Recently, Thies and Urbanski et al. replaced these limited approaches with the pioneering idea of making LoCs fully programmable. In their work, they focus on a new programming language for microfluidics called BioStream.

We further explore the idea of programmable LoCs (PLoCs) and propose a comprehensive instruction set and hardware organization. PLoCs intend to offer the capability of executing a large suite of assays by integrating components that are common to most assays within a set of related domains. An example of a PLoC chip is shown in Figure 1. The chip consists of two main parts: a dry, electronic control part, and a wet fluidic part. The fluidic part integrates: reservoirs for storage, mixers, incubators (reactors), and other fluidic functional units (FFUs) such as capillary electrophoresis separation channels and fluorescence detectors, and optical sensors. These FFUs are interconnected by one or more channels, where the fluid path is defined by opening and closing the appropriate microfluidic valves, and fluid movement is achieved using peristaltic pumps or through other fluid transportation means. The dry part consists of an electronic microcontroller and necessary wiring connections to control the individual microfluidic components (e.g., opening and closing of valves, mixer operation, and incubator temperature). The assay protocol is programmed using an English-like, high-level language and downloaded onto the PLoC controller, similar to software being downloaded on a computer. An example of a programmed assay is shown in Figure 2. The PLoC controller monitors, controls and executes the programmed statements of the assay on the PLoC. Once a PLoC has been designed and tested, the same chip can be used by multiple assays, only requiring the assay user to write a different program for each assay.  This approach results in reduced design/redesign cycles for assay users, and allows them to focus on assay development rather than microfluidic integration. We believe that the PLoC approach may revolutionize microfluidics by enabling versatility, automation and ease of use.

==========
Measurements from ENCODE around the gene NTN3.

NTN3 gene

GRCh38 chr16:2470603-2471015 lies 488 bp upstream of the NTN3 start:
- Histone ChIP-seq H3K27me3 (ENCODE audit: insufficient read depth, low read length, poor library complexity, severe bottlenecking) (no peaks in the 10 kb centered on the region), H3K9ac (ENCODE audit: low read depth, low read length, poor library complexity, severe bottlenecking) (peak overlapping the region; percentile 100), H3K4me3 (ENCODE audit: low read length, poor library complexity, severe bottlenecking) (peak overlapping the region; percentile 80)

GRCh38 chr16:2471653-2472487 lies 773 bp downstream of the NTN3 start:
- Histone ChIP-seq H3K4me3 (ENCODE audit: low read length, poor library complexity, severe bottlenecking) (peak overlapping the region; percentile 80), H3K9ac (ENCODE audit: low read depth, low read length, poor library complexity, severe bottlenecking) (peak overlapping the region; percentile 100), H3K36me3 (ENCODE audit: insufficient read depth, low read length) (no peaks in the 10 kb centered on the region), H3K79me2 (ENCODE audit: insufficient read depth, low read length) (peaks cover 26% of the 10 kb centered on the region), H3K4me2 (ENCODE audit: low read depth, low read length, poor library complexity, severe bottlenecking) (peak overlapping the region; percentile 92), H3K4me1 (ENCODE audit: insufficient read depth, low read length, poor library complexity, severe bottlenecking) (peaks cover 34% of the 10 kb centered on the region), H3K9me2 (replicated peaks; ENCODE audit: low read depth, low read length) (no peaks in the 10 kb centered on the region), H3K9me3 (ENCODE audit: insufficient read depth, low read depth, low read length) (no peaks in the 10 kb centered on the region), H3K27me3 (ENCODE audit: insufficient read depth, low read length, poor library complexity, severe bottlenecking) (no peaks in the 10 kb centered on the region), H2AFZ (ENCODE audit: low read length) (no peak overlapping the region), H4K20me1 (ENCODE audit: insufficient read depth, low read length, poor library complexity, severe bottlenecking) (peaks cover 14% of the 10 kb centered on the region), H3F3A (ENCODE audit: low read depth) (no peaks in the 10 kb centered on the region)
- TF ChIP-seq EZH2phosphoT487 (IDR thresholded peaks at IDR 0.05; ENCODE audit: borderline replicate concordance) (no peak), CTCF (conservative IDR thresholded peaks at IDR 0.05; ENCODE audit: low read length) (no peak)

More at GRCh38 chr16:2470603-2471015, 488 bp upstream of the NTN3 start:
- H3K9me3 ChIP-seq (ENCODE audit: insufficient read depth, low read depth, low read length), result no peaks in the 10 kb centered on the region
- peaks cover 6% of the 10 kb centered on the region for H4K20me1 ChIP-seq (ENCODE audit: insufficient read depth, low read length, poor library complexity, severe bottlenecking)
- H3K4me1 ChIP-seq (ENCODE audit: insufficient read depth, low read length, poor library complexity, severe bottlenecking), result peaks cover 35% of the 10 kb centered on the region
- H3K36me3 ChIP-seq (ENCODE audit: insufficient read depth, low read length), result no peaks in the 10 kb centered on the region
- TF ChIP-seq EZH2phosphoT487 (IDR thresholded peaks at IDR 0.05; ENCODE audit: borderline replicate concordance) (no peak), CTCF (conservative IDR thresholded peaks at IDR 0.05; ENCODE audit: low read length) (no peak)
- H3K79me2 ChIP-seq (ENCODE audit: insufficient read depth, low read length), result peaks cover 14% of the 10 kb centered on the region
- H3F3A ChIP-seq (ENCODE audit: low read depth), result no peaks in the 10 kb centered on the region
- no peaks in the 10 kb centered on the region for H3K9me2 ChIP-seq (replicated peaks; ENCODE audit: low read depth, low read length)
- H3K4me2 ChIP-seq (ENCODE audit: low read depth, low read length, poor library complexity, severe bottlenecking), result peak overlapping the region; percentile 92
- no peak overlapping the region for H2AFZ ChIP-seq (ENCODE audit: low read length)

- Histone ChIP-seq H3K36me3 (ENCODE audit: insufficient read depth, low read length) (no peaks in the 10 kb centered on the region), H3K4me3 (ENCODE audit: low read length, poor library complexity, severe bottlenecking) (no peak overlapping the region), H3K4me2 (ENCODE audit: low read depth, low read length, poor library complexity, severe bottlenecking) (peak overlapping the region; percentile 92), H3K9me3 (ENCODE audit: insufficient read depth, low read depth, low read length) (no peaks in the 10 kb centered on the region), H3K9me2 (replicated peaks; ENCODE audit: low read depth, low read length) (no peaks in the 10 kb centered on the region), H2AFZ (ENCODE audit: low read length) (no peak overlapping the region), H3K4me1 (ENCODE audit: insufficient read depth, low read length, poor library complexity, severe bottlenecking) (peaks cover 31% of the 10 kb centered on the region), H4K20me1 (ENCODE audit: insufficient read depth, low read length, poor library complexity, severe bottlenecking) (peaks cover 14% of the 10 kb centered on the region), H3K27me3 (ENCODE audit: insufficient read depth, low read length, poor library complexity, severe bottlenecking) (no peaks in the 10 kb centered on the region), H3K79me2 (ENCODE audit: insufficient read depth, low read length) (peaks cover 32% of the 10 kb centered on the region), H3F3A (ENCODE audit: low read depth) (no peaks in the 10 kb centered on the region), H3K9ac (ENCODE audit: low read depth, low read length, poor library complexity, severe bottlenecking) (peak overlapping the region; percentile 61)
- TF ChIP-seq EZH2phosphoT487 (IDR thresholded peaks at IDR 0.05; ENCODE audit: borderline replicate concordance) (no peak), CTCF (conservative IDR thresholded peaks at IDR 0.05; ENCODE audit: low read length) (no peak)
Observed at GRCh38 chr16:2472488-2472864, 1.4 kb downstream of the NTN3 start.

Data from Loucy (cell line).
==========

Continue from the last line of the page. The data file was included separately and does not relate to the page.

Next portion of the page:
Programmable Lab on a Chip


Figure 1: A high level diagram of a PLoC

Programmable Lab on a Chip

Labs on a Chip (LoCs) have been used in a multitude of applications, and the US microfluidic industry has matured into a multi-billion dollar industry. The advancement in microfluidic and LoC technology has led to a dramatic increase in the degree of integration of these chips, allowing increasingly larger and more complex chips to be realized. However, LoCs have generally been designed as assay-specific chips (ASC), where microfluidic components are carefully arranged on the chip to map the sequence of operations dictated by the assay protocol. Chip development cycles include significant effort in placement of microfluidic components, prototyping, and testing the new chip for every new assay. Minor modifications to assay specifications typically require similar efforts in redesigning the chip. Such long design cycles result in increased cost and time to market. Further, perhaps a limiting factor to the wide-spread use of LoCs is that the ASC approach requires extensive interaction between the assay user and chip designer, which further hinders productivity. Life scientists must either get sufficient training in microfluidic technology and component design, or must correctly communicate assay requirements to a microfluidic engineer.

This work is supported by the National Science Foundation (NSF) under Grant Numbers CCF-0726821 and CCF-0726694. This work was also supported in part by the Purdue Research Foundation (PRF) and Birck Nanotechnology Center.